Musical Minds of Preschoolers
December 14, 2008
Sometimes it probably seems like the children in your care have their own internal soundtrack. What preschool teacher or childcare provider hasn't seen one of their preschoolers singing a song quietly to themselves while building a block city or painting with watercolors, or even just humming and tapping their feet at quiet time? That’s because children seem to know intuitively that music is good for their brain.
Two recent academic studies, one at the University of Wisconsin and one at the University of California, both conducted by a team of psychologists, showed that music is essential to brain growth and development in young children. These two studies demonstrated that children who received early exposure to the complex multi-sensory stimulation inherent in learning the lyrics and melodies to new songs, and singing them in a group setting, scored high on intelligence tests. What particularly surprised the researchers was that early exposure to music didn’t just help children artistically and emotionally, but even improved their math and science skills. Essentially, music helps hardwire a child’s growing brain for the future complex thinking and problem-solving skills they’ll need every day for the rest of their lives.
“Children who grow up hearing music, singing songs, and moving to the beat are enjoying what experts call a rich sensory environment,” according to a 2008 report from the Nemours Foundation, a non-profit organizations founded by philanthropist Alfred DuPont to improve the health of children. “That's just a fancy way of saying a child is exposed to a wide variety of tastes, smells, textures, colors, and sounds. And kids who enjoy such a rich environment do more than have fun. Researchers believe they forge more pathways between the cells in their brains.”
Still, we all know that children don’t care about research, they just know that singing and dancing and playing musical instruments is just plain fun! Especially when the music is lush with new sound, includes catchy lyrics, and is about topics from children’s own lives that they can relate to.
In my own work, I’ve seen children blossom when given the opportunity to express themselves through music. Putting a CD on at quiet time, leading children in finger plays, and letting them experiment with musical instruments are all ways to add music to your children’s day. But there are so many more creative ways that you can integrate music into what you already do.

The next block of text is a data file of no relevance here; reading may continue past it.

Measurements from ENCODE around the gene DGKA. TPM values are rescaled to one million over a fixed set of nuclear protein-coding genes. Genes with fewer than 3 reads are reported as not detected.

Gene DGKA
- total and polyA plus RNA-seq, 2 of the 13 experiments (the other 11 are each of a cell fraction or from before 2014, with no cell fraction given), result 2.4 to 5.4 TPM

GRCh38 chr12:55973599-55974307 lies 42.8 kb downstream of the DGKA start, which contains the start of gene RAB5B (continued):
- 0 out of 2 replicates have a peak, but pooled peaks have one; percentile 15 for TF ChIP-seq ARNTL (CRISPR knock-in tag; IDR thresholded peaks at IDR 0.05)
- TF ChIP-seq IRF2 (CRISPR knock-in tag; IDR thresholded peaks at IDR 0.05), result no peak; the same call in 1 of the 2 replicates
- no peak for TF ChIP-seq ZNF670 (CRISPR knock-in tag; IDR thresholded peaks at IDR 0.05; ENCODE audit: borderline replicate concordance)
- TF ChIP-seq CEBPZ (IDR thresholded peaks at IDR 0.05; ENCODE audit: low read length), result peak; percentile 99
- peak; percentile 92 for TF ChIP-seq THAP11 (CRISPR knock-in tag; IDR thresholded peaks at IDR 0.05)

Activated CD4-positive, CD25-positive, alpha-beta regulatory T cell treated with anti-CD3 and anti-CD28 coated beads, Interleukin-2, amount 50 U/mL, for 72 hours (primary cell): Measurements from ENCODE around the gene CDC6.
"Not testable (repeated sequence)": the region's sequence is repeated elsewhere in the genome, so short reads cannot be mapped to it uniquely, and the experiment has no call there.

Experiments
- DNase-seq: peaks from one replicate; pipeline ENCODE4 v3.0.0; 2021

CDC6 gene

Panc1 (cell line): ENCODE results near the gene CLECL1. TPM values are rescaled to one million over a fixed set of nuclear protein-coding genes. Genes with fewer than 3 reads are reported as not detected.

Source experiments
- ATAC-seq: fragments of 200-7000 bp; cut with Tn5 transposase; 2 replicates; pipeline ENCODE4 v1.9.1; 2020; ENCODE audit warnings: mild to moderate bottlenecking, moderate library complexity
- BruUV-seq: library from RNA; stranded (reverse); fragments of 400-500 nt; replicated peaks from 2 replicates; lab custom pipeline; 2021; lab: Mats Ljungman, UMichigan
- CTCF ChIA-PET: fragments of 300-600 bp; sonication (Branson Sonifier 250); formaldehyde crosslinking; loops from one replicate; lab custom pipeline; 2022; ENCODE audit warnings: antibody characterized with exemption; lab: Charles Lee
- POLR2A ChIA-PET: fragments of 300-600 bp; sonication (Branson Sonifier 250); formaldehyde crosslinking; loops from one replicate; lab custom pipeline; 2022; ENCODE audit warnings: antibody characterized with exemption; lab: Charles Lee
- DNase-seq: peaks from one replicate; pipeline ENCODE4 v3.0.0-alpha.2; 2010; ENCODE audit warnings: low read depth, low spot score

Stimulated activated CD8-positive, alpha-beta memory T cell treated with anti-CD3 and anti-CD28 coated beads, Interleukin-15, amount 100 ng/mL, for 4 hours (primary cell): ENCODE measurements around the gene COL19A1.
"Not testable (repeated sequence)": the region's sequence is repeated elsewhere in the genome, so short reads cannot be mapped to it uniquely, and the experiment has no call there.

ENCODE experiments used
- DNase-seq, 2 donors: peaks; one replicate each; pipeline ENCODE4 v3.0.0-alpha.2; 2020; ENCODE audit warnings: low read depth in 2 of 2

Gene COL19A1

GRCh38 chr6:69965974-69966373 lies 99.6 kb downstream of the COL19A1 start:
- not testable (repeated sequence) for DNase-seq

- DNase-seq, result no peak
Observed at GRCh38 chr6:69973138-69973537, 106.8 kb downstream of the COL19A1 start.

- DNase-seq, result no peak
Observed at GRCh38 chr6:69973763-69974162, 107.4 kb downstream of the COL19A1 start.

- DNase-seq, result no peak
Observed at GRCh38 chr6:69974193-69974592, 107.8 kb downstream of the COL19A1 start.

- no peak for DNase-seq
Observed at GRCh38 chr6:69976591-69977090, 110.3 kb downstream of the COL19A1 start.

One idea is to create new lyrics to melodies the children already know. Singing these songs together as a group can be a quick way to re-establish order after a free play time, get the children moving again after a quiet time, or just use music to reinforce early learning. For example, if you are working on learning colors, try having children identify what colors they’re wearing through song. To the tune of, “If You’re Happy and You Know It,” sing alternate lyrics such as, “If you’re wearing gray and know it, clap your hands,” then add new colors as the song progresses.
Another idea is to find a piece of music with simple drum beats. This could be popular music from the radio, a favorite piece of classical music, or traditional African music. Have the children sit in a circle and listen carefully to the beat, then ask them to try to repeat the rhythms by clapping their hands. When the children have learned to recognize the rhythms, they can even make their own drums out of empty containers they can tap out beats to, or the ever-popular pots and spoons. Many children are surprised to learn that their own hands can be musical instruments all in themselves, and that drums and drumsticks are just an extension of the music in their bodies. (For other ideas, see sidebar.)
What are you doing to “hardwire” your students’ brains for lifelong learning? The sound of a young child singing should be your cue to add music to your day, and theirs.
Author bio: Leslie Falconer is the President of Mother Goose Time, a Michigan-based company that provides a professionally planned preschool curriculum to the educators of 40,000 children every month. The company recently integrated original music in a wide variety of genres into their curriculum. For example, the September curriculum is titled “Dressing Jazz” and is organized around a getting dressed theme. The accompanying jazz CD expresses the slowness of first waking up, the speedy dressing tasks and getting ready for the day, and the tapping rhythm of the afternoon. For more information visit www.mothergoosetime.com or call 1 (800) 523-6933.